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Longevity: Nature or nurture?

Fergus Walsh | 12:03 UK time, Friday, 2 July 2010

PepeI remember watching my wife's 94-year-old grandfather reverse his car out of the drive. Pepe's girlfriend was sitting next to him in the passenger seat. As I marvelled at his driving skills I also wondered whether his longevity and good health were down to the genes he inherited, or the lifestyle he led.

Two unrelated studies today add further food for thought. US scientists believe they have found a means of predicting how likely it is someone will live beyond the age of 100. The research is based on genetic markers found in exceptionally long-lived individuals. The scientists admit the prediction is not wholly accurate and they conclude that other factors, such as our environment, play their part.

Which brings me to another report, this time from the National Audit Office, which shows that the life expectancy gap between rich and poor in England is widening. This underlines the point that nurture plays a key role in how long we live. Smoking, poor diet and lack of exercise are significant factors.

It is important not to be fatalistic about your health and not to blame your genes for everything. Many people who have unhealthy lifestyles wrongly presume that their cards are marked at birth, so they may as well not bother. They may point to committed smokers who've lived to a ripe old age; such people exist, but far more end up in an early grave. At the same time, a healthy lifestyle is no guarantee of longevity. Life, as they say, is complicated.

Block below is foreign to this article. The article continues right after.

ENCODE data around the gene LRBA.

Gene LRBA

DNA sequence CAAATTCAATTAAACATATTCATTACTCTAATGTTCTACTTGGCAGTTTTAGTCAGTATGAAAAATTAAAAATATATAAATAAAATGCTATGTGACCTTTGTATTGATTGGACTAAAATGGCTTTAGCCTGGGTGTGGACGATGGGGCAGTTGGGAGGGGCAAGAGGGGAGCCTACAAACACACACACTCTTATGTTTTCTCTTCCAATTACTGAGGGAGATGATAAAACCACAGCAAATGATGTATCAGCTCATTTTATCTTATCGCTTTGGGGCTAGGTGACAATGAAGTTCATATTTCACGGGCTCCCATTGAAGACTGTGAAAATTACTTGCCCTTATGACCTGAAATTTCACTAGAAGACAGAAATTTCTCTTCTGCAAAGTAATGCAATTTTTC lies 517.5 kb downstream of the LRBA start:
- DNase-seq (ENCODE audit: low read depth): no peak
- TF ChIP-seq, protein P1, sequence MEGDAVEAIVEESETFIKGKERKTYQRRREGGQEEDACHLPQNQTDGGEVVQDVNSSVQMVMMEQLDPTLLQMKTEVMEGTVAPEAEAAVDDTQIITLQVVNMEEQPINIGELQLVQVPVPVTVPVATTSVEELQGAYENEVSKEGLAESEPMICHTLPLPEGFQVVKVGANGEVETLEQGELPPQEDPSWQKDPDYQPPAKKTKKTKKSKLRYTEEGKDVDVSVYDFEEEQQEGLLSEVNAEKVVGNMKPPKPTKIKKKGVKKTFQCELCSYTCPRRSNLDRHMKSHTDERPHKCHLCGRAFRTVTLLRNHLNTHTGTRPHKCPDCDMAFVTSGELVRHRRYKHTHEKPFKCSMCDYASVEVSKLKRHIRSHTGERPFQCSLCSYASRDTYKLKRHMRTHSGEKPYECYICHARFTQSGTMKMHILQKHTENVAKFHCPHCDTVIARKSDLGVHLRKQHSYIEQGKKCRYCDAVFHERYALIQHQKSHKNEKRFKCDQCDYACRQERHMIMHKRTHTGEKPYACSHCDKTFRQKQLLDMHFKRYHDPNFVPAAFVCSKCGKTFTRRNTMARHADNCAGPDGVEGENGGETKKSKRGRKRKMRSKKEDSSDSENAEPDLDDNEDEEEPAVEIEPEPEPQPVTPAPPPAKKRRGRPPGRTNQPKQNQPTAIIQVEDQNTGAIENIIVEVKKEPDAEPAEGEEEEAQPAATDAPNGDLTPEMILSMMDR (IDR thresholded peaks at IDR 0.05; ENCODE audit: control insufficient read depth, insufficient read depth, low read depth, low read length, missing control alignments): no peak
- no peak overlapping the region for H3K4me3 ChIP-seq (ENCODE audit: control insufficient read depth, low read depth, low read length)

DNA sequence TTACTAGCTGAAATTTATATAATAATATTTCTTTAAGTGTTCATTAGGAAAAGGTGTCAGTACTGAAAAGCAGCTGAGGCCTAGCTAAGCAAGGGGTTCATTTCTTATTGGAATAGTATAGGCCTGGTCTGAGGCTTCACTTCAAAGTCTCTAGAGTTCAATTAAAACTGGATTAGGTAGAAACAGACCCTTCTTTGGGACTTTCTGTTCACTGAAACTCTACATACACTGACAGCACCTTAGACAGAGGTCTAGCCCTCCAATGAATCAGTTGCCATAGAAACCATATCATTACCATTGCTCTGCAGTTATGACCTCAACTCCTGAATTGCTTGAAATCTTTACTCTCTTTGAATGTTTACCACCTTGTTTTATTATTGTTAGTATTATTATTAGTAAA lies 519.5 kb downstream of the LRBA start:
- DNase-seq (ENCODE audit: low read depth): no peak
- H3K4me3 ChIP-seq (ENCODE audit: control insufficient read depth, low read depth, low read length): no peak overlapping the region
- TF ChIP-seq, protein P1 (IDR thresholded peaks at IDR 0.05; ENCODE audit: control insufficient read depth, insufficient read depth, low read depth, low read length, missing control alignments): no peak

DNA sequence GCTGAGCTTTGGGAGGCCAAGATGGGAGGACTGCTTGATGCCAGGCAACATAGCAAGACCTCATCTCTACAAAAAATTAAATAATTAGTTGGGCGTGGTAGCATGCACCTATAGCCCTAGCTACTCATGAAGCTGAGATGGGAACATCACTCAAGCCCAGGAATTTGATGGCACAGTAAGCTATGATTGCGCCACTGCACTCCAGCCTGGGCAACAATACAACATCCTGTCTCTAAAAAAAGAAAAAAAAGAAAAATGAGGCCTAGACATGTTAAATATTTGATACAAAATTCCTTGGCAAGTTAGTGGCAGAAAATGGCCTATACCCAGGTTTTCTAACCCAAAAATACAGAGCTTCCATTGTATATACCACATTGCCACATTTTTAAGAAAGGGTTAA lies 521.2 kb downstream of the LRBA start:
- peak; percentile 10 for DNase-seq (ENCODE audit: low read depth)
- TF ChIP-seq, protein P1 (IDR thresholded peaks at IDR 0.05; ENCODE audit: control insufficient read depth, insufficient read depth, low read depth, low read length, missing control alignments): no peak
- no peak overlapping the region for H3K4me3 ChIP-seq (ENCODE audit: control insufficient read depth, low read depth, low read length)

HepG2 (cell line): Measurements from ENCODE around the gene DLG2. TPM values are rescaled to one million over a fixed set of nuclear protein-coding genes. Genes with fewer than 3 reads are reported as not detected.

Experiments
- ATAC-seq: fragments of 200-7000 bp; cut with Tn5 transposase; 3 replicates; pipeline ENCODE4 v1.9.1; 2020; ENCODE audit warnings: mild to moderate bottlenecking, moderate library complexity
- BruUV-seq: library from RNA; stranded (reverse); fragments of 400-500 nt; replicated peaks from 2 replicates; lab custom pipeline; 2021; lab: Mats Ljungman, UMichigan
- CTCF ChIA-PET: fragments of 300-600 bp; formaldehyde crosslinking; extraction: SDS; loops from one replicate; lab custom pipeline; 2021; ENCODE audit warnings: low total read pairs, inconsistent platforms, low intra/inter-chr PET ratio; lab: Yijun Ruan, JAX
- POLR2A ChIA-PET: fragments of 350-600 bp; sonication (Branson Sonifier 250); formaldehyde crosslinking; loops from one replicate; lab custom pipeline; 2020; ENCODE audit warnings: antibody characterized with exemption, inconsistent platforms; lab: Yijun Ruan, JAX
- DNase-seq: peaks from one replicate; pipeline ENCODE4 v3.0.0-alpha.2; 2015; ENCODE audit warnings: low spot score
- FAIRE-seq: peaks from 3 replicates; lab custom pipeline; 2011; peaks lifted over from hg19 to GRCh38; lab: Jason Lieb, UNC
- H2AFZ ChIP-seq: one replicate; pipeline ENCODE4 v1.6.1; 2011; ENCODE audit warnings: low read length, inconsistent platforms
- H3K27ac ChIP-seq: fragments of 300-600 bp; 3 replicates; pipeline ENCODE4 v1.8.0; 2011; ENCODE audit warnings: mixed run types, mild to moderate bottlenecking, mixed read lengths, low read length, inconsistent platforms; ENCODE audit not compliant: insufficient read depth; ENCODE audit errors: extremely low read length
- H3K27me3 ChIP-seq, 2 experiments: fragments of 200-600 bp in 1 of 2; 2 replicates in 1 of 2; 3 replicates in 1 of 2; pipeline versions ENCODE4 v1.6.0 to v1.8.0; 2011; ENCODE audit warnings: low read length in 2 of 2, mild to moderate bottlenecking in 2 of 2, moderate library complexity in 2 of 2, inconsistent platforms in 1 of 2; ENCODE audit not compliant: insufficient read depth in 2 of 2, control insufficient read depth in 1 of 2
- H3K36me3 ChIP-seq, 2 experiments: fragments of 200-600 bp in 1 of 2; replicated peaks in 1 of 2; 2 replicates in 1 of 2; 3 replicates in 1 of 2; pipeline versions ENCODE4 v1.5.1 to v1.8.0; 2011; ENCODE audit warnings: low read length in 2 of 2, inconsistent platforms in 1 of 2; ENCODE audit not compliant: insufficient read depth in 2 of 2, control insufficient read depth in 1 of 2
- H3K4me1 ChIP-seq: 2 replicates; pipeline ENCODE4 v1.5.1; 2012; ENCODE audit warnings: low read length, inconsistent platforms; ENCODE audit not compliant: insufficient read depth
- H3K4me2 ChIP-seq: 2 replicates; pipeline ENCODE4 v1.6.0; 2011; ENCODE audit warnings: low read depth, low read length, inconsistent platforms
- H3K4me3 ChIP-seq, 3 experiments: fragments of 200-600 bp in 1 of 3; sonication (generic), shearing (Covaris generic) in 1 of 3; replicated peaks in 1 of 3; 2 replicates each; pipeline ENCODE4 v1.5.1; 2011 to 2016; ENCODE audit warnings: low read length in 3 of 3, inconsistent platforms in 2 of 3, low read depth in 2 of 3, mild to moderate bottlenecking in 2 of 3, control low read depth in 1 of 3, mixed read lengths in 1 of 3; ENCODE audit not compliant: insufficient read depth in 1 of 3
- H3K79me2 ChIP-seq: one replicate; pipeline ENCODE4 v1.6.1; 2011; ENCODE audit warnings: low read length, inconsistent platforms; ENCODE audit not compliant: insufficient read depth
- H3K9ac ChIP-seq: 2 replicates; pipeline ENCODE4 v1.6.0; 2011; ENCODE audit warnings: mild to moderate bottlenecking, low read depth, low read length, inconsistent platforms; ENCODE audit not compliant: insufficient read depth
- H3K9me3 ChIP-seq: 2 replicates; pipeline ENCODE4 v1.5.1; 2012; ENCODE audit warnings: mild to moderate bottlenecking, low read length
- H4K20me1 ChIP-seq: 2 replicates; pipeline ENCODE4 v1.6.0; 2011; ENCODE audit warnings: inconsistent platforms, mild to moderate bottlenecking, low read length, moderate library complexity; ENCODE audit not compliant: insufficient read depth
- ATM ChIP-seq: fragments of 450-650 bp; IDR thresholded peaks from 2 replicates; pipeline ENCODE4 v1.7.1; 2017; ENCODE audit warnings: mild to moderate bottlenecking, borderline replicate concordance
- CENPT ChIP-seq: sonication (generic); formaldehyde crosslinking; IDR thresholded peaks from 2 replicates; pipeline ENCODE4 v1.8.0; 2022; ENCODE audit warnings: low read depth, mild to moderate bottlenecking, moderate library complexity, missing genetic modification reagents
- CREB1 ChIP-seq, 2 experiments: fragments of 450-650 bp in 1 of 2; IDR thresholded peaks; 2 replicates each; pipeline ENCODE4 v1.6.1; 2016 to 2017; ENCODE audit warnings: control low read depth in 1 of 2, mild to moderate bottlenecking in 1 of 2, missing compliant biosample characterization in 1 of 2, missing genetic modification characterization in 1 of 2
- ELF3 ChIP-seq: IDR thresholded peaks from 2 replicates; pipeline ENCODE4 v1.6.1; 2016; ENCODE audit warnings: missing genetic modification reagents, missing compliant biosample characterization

How long do you want to live anyway? To 100, 120, or beyond? Most adults I discuss this with are far more interested in quality of life rather than simply living to extreme old age. The goal is surely to live not just longer, but healthier. That is an ambition which the NHS, scientists and individuals should all strive towards.

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